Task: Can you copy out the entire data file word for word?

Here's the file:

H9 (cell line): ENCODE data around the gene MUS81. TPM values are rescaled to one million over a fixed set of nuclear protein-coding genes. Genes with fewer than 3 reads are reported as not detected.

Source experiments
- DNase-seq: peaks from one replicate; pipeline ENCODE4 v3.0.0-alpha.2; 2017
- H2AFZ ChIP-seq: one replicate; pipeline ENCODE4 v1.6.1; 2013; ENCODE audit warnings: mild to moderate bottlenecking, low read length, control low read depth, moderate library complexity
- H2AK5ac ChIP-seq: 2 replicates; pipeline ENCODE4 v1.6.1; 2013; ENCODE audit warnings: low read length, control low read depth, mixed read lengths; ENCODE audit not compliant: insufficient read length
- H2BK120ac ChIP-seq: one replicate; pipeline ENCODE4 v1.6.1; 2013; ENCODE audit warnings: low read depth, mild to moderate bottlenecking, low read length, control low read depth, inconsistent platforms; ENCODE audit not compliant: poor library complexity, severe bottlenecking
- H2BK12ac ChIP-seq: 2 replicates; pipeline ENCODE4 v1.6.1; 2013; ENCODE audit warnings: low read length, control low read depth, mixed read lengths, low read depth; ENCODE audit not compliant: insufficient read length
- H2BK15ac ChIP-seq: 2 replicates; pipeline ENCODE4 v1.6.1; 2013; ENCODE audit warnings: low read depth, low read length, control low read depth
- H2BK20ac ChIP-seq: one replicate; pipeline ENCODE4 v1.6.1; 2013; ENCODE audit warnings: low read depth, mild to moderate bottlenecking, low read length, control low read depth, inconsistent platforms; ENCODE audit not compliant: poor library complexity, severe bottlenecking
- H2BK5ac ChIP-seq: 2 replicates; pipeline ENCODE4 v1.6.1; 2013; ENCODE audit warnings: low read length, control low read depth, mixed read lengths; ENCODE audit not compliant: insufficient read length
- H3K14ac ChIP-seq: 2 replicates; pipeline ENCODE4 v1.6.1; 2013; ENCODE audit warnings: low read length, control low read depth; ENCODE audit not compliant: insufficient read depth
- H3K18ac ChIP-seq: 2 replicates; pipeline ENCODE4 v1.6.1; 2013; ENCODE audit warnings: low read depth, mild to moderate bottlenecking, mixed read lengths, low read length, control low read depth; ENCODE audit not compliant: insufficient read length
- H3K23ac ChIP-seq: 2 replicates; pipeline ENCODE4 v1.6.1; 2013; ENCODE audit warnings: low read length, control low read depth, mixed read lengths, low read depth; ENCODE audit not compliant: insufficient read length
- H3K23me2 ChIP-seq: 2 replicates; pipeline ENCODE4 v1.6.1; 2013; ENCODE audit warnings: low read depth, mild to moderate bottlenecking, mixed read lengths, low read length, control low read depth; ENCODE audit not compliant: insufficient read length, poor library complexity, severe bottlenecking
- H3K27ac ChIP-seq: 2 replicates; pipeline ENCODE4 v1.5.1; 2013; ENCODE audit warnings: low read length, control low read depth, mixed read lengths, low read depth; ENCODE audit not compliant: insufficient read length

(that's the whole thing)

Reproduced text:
H9 (cell line): ENCODE data around the gene MUS81. TPM values are rescaled to one million over a fixed set of nuclear protein-coding genes. Genes with fewer than 3 reads are reported as not detected.

Source experiments
- DNase-seq: peaks from one replicate; pipeline ENCODE4 v3.0.0-alpha.2; 2017
- H2AFZ ChIP-seq: one replicate; pipeline ENCODE4 v1.6.1; 2013; ENCODE audit warnings: mild to moderate bottlenecking, low read length, control low read depth, moderate library complexity
- H2AK5ac ChIP-seq: 2 replicates; pipeline ENCODE4 v1.6.1; 2013; ENCODE audit warnings: low read length, control low read depth, mixed read lengths; ENCODE audit not compliant: insufficient read length
- H2BK120ac ChIP-seq: one replicate; pipeline ENCODE4 v1.6.1; 2013; ENCODE audit warnings: low read depth, mild to moderate bottlenecking, low read length, control low read depth, inconsistent platforms; ENCODE audit not compliant: poor library complexity, severe bottlenecking
- H2BK12ac ChIP-seq: 2 replicates; pipeline ENCODE4 v1.6.1; 2013; ENCODE audit warnings: low read length, control low read depth, mixed read lengths, low read depth; ENCODE audit not compliant: insufficient read length
- H2BK15ac ChIP-seq: 2 replicates; pipeline ENCODE4 v1.6.1; 2013; ENCODE audit warnings: low read depth, low read length, control low read depth
- H2BK20ac ChIP-seq: one replicate; pipeline ENCODE4 v1.6.1; 2013; ENCODE audit warnings: low read depth, mild to moderate bottlenecking, low read length, control low read depth, inconsistent platforms; ENCODE audit not compliant: poor library complexity, severe bottlenecking
- H2BK5ac ChIP-seq: 2 replicates; pipeline ENCODE4 v1.6.1; 2013; ENCODE audit warnings: low read length, control low read depth, mixed read lengths; ENCODE audit not compliant: insufficient read length
- H3K14ac ChIP-seq: 2 replicates; pipeline ENCODE4 v1.6.1; 2013; ENCODE audit warnings: low read length, control low read depth; ENCODE audit not compliant: insufficient read depth
- H3K18ac ChIP-seq: 2 replicates; pipeline ENCODE4 v1.6.1; 2013; ENCODE audit warnings: low read depth, mild to moderate bottlenecking, mixed read lengths, low read length, control low read depth; ENCODE audit not compliant: insufficient read length
- H3K23ac ChIP-seq: 2 replicates; pipeline ENCODE4 v1.6.1; 2013; ENCODE audit warnings: low read length, control low read depth, mixed read lengths, low read depth; ENCODE audit not compliant: insufficient read length
- H3K23me2 ChIP-seq: 2 replicates; pipeline ENCODE4 v1.6.1; 2013; ENCODE audit warnings: low read depth, mild to moderate bottlenecking, mixed read lengths, low read length, control low read depth; ENCODE audit not compliant: insufficient read length, poor library complexity, severe bottlenecking
- H3K27ac ChIP-seq: 2 replicates; pipeline ENCODE4 v1.5.1; 2013; ENCODE audit warnings: low read length, control low read depth, mixed read lengths, low read depth; ENCODE audit not compliant: insufficient read length